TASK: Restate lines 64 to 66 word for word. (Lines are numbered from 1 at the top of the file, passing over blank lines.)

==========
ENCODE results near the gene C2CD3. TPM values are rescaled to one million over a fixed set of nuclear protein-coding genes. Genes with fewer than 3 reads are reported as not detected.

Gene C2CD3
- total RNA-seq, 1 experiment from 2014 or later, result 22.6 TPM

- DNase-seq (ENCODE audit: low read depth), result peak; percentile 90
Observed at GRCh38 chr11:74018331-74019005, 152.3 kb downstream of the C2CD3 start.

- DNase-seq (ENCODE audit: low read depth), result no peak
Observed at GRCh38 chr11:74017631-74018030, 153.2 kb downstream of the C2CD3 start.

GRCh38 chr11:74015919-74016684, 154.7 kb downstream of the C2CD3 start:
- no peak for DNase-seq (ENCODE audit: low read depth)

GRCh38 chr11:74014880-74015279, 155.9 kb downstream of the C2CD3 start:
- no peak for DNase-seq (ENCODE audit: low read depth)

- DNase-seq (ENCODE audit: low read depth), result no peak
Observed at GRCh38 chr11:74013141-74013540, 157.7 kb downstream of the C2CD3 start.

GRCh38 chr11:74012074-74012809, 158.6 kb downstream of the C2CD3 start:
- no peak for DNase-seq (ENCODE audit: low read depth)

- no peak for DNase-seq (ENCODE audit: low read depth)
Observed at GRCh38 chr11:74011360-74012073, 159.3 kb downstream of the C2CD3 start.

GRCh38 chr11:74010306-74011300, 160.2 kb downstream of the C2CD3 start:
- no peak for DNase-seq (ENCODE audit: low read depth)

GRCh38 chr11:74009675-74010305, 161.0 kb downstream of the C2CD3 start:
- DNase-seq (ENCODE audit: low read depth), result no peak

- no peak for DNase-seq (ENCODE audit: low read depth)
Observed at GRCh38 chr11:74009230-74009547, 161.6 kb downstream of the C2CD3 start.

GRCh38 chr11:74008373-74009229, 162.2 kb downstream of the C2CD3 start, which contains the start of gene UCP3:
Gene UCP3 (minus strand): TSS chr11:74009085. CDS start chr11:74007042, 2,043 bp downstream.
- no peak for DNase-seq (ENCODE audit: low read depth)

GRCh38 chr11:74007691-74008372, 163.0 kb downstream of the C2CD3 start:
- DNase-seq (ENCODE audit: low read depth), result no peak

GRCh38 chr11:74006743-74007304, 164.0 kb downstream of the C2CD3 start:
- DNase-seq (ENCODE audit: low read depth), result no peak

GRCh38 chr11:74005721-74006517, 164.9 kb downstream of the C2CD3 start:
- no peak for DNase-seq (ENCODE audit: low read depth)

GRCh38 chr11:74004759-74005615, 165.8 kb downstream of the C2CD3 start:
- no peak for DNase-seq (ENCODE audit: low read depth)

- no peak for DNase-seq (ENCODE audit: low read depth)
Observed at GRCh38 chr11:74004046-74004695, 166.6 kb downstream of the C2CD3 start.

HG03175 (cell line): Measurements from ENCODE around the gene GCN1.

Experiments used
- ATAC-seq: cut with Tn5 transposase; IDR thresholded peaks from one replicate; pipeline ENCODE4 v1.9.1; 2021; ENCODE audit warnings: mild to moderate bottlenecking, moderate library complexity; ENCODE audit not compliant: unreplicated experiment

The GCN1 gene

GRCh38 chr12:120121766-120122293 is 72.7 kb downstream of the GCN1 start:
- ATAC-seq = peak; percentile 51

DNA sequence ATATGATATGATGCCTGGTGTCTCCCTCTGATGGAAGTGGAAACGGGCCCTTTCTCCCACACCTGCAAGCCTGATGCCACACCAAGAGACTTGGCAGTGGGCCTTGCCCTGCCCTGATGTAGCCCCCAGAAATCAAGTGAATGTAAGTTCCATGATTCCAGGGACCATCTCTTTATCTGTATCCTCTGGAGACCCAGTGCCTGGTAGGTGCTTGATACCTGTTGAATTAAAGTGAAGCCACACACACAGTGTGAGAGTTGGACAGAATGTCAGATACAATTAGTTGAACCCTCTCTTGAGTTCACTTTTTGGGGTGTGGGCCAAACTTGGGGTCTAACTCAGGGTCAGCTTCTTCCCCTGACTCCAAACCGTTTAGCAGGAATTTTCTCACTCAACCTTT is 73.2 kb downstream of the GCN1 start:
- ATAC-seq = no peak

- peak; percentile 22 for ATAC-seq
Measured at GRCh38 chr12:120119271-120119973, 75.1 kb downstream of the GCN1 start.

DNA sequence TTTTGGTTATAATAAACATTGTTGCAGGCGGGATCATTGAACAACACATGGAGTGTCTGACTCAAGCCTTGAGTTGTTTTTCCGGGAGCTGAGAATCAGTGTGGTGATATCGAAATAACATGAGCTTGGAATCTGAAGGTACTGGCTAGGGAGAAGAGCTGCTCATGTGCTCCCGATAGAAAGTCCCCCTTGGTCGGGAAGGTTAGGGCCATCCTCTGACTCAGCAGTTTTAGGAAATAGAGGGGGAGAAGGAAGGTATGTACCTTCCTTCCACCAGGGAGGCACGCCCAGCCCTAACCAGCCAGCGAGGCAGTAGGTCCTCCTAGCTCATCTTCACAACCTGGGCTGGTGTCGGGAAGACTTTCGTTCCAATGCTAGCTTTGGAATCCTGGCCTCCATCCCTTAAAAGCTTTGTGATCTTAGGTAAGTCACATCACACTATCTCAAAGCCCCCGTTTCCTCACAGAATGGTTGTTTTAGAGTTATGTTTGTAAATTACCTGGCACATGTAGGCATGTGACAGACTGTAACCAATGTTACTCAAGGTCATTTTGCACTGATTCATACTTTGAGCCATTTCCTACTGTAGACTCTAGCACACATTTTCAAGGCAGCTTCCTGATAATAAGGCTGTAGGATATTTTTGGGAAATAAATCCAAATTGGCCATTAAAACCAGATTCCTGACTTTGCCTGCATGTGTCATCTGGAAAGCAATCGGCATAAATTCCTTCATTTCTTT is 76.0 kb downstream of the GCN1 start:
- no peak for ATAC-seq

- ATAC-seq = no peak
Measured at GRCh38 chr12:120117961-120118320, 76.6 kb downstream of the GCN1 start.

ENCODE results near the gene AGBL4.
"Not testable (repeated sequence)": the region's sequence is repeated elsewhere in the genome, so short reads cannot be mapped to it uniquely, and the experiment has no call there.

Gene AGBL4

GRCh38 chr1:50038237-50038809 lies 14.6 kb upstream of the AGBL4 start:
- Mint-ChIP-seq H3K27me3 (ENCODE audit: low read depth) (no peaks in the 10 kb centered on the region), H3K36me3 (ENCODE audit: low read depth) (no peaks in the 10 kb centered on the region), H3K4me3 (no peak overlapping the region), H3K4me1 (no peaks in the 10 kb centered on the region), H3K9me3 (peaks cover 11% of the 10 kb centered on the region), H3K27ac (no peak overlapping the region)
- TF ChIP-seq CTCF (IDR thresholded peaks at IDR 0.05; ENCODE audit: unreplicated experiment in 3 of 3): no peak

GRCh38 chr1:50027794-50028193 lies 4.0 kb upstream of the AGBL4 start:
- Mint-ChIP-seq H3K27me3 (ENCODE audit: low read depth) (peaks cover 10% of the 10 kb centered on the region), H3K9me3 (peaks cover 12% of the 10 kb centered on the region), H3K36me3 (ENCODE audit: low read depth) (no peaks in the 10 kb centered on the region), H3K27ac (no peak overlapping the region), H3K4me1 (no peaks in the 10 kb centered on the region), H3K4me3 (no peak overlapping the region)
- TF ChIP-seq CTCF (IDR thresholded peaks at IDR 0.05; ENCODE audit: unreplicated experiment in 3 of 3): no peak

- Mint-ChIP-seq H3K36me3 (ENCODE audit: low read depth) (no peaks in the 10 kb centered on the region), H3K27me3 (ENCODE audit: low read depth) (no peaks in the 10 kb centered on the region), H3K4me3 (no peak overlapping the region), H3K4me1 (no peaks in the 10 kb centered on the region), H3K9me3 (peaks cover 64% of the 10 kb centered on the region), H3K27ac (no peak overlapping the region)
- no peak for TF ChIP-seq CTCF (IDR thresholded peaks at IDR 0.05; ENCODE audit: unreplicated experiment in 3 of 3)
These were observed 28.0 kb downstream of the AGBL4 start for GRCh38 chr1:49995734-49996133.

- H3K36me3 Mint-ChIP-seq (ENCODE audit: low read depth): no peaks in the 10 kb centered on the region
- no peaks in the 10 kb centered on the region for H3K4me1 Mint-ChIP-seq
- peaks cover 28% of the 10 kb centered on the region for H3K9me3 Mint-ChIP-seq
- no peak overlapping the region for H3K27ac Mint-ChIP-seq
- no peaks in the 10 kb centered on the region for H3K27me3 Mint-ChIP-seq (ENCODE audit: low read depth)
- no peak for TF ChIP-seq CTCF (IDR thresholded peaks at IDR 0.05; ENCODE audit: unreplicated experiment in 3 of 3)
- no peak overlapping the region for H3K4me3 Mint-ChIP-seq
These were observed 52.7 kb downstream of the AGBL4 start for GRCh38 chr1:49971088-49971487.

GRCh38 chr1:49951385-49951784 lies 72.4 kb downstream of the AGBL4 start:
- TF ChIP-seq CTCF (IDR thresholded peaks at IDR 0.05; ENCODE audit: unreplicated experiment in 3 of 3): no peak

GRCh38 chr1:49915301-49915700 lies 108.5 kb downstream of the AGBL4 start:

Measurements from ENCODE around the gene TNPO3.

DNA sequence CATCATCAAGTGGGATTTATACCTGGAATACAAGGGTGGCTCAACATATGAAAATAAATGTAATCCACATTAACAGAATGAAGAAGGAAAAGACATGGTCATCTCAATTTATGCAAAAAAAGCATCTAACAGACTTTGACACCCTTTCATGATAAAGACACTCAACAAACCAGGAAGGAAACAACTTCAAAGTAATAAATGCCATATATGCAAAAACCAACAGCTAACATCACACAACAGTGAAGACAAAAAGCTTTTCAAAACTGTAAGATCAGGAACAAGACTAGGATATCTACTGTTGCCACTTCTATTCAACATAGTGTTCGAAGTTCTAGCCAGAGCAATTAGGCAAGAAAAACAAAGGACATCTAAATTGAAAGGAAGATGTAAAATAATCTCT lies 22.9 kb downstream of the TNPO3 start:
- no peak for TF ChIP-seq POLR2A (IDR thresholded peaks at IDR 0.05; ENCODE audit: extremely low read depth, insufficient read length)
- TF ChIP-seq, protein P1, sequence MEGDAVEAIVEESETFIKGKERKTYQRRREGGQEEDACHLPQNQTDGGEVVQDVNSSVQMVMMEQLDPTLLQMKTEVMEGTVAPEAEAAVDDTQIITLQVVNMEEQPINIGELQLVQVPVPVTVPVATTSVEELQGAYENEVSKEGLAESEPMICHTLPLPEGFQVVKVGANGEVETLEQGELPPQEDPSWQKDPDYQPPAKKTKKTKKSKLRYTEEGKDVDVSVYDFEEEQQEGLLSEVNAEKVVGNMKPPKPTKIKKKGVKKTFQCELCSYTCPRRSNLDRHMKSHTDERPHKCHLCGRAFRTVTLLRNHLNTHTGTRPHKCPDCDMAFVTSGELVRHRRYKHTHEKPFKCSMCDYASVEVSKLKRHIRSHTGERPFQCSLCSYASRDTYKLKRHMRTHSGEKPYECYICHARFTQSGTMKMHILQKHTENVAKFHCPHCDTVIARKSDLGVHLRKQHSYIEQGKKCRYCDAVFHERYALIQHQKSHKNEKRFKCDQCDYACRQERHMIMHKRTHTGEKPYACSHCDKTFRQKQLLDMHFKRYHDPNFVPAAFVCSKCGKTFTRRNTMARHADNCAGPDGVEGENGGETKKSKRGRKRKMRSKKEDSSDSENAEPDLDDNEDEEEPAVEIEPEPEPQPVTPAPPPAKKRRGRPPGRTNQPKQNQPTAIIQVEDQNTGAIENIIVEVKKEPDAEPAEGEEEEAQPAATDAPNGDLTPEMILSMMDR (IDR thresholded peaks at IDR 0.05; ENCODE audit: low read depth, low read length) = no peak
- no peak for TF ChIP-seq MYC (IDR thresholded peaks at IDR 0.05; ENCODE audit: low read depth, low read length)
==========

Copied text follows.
- no peaks in the 10 kb centered on the region for H3K4me1 Mint-ChIP-seq
- peaks cover 28% of the 10 kb centered on the region for H3K9me3 Mint-ChIP-seq
- no peak overlapping the region for H3K27ac Mint-ChIP-seq